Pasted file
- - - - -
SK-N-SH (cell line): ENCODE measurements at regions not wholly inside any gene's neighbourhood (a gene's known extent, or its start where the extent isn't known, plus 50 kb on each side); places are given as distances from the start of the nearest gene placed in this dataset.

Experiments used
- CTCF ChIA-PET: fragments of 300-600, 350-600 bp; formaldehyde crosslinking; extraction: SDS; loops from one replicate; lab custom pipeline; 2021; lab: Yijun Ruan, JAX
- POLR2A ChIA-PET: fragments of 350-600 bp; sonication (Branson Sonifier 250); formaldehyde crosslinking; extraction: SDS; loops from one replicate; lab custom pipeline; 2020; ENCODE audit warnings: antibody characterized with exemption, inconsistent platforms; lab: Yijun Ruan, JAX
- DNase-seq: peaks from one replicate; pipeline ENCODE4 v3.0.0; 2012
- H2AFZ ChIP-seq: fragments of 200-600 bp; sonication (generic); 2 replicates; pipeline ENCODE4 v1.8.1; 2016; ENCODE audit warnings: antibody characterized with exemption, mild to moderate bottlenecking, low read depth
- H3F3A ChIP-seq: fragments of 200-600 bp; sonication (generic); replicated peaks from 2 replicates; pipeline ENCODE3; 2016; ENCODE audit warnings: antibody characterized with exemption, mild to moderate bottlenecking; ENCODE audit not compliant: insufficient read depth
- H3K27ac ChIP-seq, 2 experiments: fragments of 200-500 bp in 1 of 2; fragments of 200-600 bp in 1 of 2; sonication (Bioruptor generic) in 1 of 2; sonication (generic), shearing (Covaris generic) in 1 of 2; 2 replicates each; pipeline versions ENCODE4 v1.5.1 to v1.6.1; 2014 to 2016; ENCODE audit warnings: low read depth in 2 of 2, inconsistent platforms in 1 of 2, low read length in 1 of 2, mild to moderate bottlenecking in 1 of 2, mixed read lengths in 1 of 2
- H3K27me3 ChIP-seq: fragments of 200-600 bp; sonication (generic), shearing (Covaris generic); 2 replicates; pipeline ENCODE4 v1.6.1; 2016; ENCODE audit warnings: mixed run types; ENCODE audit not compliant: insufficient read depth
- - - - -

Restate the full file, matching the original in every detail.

SK-N-SH (cell line): ENCODE measurements at regions not wholly inside any gene's neighbourhood (a gene's known extent, or its start where the extent isn't known, plus 50 kb on each side); places are given as distances from the start of the nearest gene placed in this dataset.

Experiments used
- CTCF ChIA-PET: fragments of 300-600, 350-600 bp; formaldehyde crosslinking; extraction: SDS; loops from one replicate; lab custom pipeline; 2021; lab: Yijun Ruan, JAX
- POLR2A ChIA-PET: fragments of 350-600 bp; sonication (Branson Sonifier 250); formaldehyde crosslinking; extraction: SDS; loops from one replicate; lab custom pipeline; 2020; ENCODE audit warnings: antibody characterized with exemption, inconsistent platforms; lab: Yijun Ruan, JAX
- DNase-seq: peaks from one replicate; pipeline ENCODE4 v3.0.0; 2012
- H2AFZ ChIP-seq: fragments of 200-600 bp; sonication (generic); 2 replicates; pipeline ENCODE4 v1.8.1; 2016; ENCODE audit warnings: antibody characterized with exemption, mild to moderate bottlenecking, low read depth
- H3F3A ChIP-seq: fragments of 200-600 bp; sonication (generic); replicated peaks from 2 replicates; pipeline ENCODE3; 2016; ENCODE audit warnings: antibody characterized with exemption, mild to moderate bottlenecking; ENCODE audit not compliant: insufficient read depth
- H3K27ac ChIP-seq, 2 experiments: fragments of 200-500 bp in 1 of 2; fragments of 200-600 bp in 1 of 2; sonication (Bioruptor generic) in 1 of 2; sonication (generic), shearing (Covaris generic) in 1 of 2; 2 replicates each; pipeline versions ENCODE4 v1.5.1 to v1.6.1; 2014 to 2016; ENCODE audit warnings: low read depth in 2 of 2, inconsistent platforms in 1 of 2, low read length in 1 of 2, mild to moderate bottlenecking in 1 of 2, mixed read lengths in 1 of 2
- H3K27me3 ChIP-seq: fragments of 200-600 bp; sonication (generic), shearing (Covaris generic); 2 replicates; pipeline ENCODE4 v1.6.1; 2016; ENCODE audit warnings: mixed run types; ENCODE audit not compliant: insufficient read depth